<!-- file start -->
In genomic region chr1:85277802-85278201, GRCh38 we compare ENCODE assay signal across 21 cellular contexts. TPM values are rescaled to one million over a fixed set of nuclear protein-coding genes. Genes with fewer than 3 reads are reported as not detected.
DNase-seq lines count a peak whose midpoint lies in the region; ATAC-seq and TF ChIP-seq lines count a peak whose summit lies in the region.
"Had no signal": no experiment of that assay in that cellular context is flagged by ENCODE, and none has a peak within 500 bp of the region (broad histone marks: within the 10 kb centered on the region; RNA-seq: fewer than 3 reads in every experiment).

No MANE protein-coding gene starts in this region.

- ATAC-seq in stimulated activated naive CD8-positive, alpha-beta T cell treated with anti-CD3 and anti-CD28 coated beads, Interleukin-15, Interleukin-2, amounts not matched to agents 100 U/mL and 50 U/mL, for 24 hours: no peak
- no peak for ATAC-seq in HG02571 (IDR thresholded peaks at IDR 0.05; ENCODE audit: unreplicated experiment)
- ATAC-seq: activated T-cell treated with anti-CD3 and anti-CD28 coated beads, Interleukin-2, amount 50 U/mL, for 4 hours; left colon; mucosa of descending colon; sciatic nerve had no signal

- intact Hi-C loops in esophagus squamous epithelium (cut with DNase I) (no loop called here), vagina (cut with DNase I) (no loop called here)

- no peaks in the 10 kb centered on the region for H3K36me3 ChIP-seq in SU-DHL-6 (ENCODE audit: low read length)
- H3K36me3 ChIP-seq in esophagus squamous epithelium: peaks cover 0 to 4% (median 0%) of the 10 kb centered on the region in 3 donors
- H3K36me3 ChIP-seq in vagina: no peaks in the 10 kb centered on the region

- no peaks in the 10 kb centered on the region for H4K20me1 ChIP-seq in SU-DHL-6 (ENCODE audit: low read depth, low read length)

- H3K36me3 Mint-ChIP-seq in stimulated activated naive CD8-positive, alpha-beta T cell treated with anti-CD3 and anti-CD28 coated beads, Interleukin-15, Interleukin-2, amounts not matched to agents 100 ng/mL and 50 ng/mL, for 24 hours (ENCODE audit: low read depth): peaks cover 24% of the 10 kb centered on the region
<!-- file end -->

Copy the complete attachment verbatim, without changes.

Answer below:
In genomic region chr1:85277802-85278201, GRCh38 we compare ENCODE assay signal across 21 cellular contexts. TPM values are rescaled to one million over a fixed set of nuclear protein-coding genes. Genes with fewer than 3 reads are reported as not detected.
DNase-seq lines count a peak whose midpoint lies in the region; ATAC-seq and TF ChIP-seq lines count a peak whose summit lies in the region.
"Had no signal": no experiment of that assay in that cellular context is flagged by ENCODE, and none has a peak within 500 bp of the region (broad histone marks: within the 10 kb centered on the region; RNA-seq: fewer than 3 reads in every experiment).

No MANE protein-coding gene starts in this region.

- ATAC-seq in stimulated activated naive CD8-positive, alpha-beta T cell treated with anti-CD3 and anti-CD28 coated beads, Interleukin-15, Interleukin-2, amounts not matched to agents 100 U/mL and 50 U/mL, for 24 hours: no peak
- no peak for ATAC-seq in HG02571 (IDR thresholded peaks at IDR 0.05; ENCODE audit: unreplicated experiment)
- ATAC-seq: activated T-cell treated with anti-CD3 and anti-CD28 coated beads, Interleukin-2, amount 50 U/mL, for 4 hours; left colon; mucosa of descending colon; sciatic nerve had no signal

- intact Hi-C loops in esophagus squamous epithelium (cut with DNase I) (no loop called here), vagina (cut with DNase I) (no loop called here)

- no peaks in the 10 kb centered on the region for H3K36me3 ChIP-seq in SU-DHL-6 (ENCODE audit: low read length)
- H3K36me3 ChIP-seq in esophagus squamous epithelium: peaks cover 0 to 4% (median 0%) of the 10 kb centered on the region in 3 donors
- H3K36me3 ChIP-seq in vagina: no peaks in the 10 kb centered on the region

- no peaks in the 10 kb centered on the region for H4K20me1 ChIP-seq in SU-DHL-6 (ENCODE audit: low read depth, low read length)

- H3K36me3 Mint-ChIP-seq in stimulated activated naive CD8-positive, alpha-beta T cell treated with anti-CD3 and anti-CD28 coated beads, Interleukin-15, Interleukin-2, amounts not matched to agents 100 ng/mL and 50 ng/mL, for 24 hours (ENCODE audit: low read depth): peaks cover 24% of the 10 kb centered on the region